Available June 1, 2021

  1. ‘Seven Days in June’ by Tia Williams

This beautiful love story follows an erotica writer, Eva, who’s juggling her career and single motherhood when she reconnects with the love of her life, Shane, who’s now a famous literary author. However, Eva’s not sure she can trust the man who broke her heart, and she wants him out of her life—after she gets some answers, of course.

Available June 8, 2021

The Importance of Feeling Heard

I learned something about myself last night. 

Standing on our upstairs porch, listening to my guy brainstorm about what he would do with $1 million, watching the stars twinkle in the sky. I learned that I still have a lot of growing to do. I felt attacked, pushed aside, and hurt as he talked about things that didn’t include me. Things I also thought would be fun to do. Of course, I had forgotten that the “I want to start a scholarship for writers” and “I want to travel to Barcelona, and Greece, and find out my African ancestry and go wherever that is” from my turn hadn’t included him.

Do I call myself a hypocrite? Do I mention double standards? Do I call it pure selfishness or self-centeredness? 

When I was a kid, my adoptive mom said I was selfish. It never made sense to me because I loved giving others presents, I loved helping people with their problems, and I loved taking care of people. There are many “I”s in that sentence. As a foster kid, I spent a hefty amount of my childhood feeling unheard, unwanted, and unloved. It tore me to pieces, made me feel empty and lonely. I see how those feelings translate into my adulthood. And I don’t like it. 

With all my healing and meditation and introspection, I can’t seem to shake the worst of my childhood ghosts. 

Ask anyone. I talk a lot. I talk over people. I interrupt and interject and sometimes I’m not listening to hear. I’m listening to say my piece. I know why. I know it’s because I felt like no one ever listened to me as a kid. My words were stunted and they felt empty. As an adult, I constantly fall to my default response – input my thoughts as quickly as possible, before everyone is no longer listening.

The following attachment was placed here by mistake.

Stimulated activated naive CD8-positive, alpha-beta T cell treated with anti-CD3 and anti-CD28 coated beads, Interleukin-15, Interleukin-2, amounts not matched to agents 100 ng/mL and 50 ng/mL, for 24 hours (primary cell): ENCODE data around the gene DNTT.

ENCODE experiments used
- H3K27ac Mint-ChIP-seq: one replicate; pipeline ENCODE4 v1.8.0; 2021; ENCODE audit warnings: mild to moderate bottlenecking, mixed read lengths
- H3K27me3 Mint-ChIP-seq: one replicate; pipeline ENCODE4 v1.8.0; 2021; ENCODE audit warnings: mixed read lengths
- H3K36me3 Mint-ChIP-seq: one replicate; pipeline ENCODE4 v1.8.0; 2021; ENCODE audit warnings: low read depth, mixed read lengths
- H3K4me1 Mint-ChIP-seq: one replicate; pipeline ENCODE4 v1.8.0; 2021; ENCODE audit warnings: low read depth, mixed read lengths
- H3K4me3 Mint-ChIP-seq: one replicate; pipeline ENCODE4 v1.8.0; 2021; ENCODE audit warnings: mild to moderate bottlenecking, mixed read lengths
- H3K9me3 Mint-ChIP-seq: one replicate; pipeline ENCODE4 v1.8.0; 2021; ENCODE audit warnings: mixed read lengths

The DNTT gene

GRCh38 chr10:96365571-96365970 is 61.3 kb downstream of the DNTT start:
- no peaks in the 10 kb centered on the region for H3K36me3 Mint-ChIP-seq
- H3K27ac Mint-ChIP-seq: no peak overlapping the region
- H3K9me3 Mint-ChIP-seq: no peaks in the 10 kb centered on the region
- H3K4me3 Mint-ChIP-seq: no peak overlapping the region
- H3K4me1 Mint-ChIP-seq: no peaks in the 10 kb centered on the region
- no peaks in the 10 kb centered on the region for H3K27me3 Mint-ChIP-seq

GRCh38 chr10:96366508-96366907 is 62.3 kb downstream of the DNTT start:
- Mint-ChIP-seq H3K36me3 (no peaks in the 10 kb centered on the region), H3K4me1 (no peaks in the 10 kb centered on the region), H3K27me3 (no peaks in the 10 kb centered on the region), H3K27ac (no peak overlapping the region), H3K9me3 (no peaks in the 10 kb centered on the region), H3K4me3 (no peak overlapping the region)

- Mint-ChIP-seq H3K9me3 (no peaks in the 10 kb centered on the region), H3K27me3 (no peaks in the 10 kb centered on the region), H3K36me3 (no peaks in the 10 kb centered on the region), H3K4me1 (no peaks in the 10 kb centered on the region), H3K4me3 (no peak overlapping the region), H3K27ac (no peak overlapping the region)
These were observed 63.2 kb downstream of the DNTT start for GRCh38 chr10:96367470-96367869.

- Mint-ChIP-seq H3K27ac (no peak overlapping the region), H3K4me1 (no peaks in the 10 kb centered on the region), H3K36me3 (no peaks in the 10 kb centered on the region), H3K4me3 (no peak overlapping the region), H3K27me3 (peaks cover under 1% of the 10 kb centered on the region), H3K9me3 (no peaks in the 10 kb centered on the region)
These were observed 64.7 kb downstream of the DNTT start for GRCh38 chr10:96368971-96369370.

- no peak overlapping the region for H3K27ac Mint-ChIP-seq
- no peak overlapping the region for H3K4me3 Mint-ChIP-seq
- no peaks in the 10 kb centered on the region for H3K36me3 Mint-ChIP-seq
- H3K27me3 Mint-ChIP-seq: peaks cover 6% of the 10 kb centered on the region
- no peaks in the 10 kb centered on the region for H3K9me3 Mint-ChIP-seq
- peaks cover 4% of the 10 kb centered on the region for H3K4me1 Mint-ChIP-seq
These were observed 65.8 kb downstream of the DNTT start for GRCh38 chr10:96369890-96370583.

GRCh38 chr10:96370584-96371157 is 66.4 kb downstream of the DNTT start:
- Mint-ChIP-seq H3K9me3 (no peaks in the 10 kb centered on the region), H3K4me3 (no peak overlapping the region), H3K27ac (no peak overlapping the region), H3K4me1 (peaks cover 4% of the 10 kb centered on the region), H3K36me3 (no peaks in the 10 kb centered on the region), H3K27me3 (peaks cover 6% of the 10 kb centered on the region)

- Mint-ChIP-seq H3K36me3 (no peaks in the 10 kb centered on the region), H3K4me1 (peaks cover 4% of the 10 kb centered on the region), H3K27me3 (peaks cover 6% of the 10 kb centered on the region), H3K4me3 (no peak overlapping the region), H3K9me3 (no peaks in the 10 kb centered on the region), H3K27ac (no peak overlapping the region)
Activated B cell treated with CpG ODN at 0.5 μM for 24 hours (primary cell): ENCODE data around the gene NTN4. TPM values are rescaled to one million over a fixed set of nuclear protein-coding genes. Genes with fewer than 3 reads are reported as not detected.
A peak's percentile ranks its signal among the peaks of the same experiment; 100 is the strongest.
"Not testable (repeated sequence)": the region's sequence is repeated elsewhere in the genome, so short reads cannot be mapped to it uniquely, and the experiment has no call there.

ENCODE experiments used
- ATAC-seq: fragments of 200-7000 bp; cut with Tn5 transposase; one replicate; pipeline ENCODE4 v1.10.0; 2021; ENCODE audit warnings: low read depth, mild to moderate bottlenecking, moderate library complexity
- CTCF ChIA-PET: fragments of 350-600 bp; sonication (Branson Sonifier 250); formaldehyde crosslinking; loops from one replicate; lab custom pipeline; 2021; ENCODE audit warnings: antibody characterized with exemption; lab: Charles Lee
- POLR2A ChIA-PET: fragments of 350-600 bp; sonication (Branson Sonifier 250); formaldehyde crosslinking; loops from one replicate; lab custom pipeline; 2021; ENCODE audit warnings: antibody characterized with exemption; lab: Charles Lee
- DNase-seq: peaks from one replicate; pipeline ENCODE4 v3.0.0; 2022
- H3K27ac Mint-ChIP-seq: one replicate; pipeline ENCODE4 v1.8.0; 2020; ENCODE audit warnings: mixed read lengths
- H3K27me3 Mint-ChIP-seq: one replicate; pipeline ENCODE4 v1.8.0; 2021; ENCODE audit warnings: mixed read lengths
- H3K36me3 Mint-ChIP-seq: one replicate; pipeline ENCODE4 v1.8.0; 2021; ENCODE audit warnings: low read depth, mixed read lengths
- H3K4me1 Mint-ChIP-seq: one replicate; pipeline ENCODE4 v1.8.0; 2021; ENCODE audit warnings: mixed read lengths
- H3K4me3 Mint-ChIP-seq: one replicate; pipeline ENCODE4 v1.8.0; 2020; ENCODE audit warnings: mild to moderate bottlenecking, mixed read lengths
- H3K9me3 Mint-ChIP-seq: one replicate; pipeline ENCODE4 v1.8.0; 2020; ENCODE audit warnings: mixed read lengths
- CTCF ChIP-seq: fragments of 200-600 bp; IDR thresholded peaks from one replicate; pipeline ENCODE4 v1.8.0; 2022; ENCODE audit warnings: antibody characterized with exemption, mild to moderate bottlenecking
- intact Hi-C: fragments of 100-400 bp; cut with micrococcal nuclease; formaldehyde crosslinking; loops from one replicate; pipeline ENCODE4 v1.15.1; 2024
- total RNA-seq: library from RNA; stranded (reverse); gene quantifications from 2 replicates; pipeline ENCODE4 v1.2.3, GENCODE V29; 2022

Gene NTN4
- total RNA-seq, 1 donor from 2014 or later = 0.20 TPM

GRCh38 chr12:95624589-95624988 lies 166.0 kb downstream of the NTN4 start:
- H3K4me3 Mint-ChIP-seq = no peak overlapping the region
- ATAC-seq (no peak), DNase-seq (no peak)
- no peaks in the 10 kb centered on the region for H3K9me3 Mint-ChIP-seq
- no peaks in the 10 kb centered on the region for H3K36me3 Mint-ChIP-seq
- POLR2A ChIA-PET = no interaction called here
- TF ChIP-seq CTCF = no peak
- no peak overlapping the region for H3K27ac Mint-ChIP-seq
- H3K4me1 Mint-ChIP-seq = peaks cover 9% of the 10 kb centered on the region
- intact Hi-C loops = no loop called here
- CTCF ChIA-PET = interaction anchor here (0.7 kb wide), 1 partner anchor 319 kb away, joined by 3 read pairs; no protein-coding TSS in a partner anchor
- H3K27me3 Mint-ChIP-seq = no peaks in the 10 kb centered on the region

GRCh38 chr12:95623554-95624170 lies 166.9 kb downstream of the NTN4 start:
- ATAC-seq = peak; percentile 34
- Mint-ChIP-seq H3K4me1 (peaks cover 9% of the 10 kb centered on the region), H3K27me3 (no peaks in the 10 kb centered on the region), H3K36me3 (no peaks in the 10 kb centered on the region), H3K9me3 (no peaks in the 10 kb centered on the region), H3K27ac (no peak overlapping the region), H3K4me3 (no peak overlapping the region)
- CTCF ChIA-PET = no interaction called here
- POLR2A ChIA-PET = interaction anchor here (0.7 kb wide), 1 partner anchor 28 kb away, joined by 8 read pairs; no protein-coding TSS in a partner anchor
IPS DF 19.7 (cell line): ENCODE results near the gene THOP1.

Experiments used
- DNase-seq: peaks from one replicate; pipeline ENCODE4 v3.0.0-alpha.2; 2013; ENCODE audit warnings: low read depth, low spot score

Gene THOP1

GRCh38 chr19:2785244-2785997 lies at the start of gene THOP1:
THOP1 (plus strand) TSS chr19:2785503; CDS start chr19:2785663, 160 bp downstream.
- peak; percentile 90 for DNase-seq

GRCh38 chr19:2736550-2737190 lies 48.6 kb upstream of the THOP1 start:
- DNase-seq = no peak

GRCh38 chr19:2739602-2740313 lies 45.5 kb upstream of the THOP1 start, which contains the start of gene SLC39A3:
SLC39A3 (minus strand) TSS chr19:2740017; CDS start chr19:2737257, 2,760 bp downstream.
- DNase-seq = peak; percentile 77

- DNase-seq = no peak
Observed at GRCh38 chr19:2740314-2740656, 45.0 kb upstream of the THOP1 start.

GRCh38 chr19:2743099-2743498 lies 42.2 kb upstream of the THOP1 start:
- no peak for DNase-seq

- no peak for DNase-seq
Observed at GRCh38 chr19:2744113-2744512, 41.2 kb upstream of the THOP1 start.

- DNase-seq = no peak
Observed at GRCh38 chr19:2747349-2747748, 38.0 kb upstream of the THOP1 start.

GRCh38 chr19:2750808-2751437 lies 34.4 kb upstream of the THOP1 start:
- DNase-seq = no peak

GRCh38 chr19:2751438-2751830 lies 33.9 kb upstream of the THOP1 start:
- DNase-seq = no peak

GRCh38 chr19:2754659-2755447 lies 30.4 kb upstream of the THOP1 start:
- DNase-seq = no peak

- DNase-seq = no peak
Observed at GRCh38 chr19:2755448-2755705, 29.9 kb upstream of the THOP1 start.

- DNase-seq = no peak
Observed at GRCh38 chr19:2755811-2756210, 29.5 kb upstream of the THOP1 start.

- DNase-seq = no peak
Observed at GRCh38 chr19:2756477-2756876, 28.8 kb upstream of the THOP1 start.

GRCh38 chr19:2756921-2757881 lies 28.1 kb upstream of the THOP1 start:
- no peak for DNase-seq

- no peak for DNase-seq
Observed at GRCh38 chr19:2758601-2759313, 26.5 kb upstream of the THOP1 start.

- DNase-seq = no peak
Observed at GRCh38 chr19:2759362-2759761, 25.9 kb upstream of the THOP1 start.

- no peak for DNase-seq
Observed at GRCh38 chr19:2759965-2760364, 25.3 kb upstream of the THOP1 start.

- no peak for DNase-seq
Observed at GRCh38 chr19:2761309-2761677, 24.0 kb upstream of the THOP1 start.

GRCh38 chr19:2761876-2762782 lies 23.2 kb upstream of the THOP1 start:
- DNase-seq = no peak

The importance of feeling heard as a child translates to listening skills as an adult, I’m sure of it.

Honestly, I think I’ve been blind and it hurts my heart. I hurt my heart. I didn’t notice how bad it was until Covid 19 forced me to take online courses for the Fall 2020 semester. My internet wasn’t the strongest, and this meant I couldn’t speak up during class – or in break-out-groups. I was told to give my input in the chatbox. Participation points. However, this often meant that I was the only person typing in the box and I felt no one was reading it anyway. I felt useless, unproductive, and passed over. 

And oh lord, the anxiety. 

It forced me to think about my input. Is what I’m saying important? Do my thoughts benefit anyone or am I just speaking to feel included? There’s an intense desire to be accepted by others. Feeling heard plays into this because you want others to know who you are. Know you’re ‘down’. Despite knowing that those I strive to be accepted by might not be healthy for me. “Alone, Not Lonely” is the anthem for my particular kind of introversion. However, my periods of introspection never ask if I’m a delight to be around or if I’m the reason others might feel uncomfortable. 

I live by the philosophy that we are all the center of our OWN universe. 

And it’s true. But there doesn’t have to be two extremes: “self-care is selfish” or “I put everyone before myself”. There can be a commonplace and this is where I find myself, in practice. But I don’t appear this way. I’m not sure if others see the person who is thoughtful and kind. They only see what I show them. And I think it might be a perception of self-centeredness. But am I what I show others? Do I become the mask that I wear?

I’ve noticed my tendencies toward self-centeredness in some of my writing groups. 

After we met up, I would talk. And talk. And talk. And sometimes I would say, “wow. Can you please tell me to shut up when I talk too much?” I guess the good thing is that I meant the words genuinely. I’ve always said, “I want to be where I’m wanted”. But am I wanted nowhere because I’m a social pariah that pushes others away because I can’t stop talking about MYself or MY projects or MY issues? My adoptive mom always said I needed to get my nose out of books because I didn’t have any social skills. She said that isolation coupled with deep introversion would set me back.

And I fall back into this often.

I don’t have all the answers. If I did, I’d probably be a better person. I’d probably talk less about myself. Which – as you know, if you know me – means I’d be a quieter person. I want to be a better listener and a better friend. I want to truly hear what others are saying. People always feel comfortable enough to tell me their secrets, their problems, and I help them see things in a different light. So, I know that I have it in me. Those brief moments of lucidity when I can untangle my tongue and absorb the world around me.

I just have to try.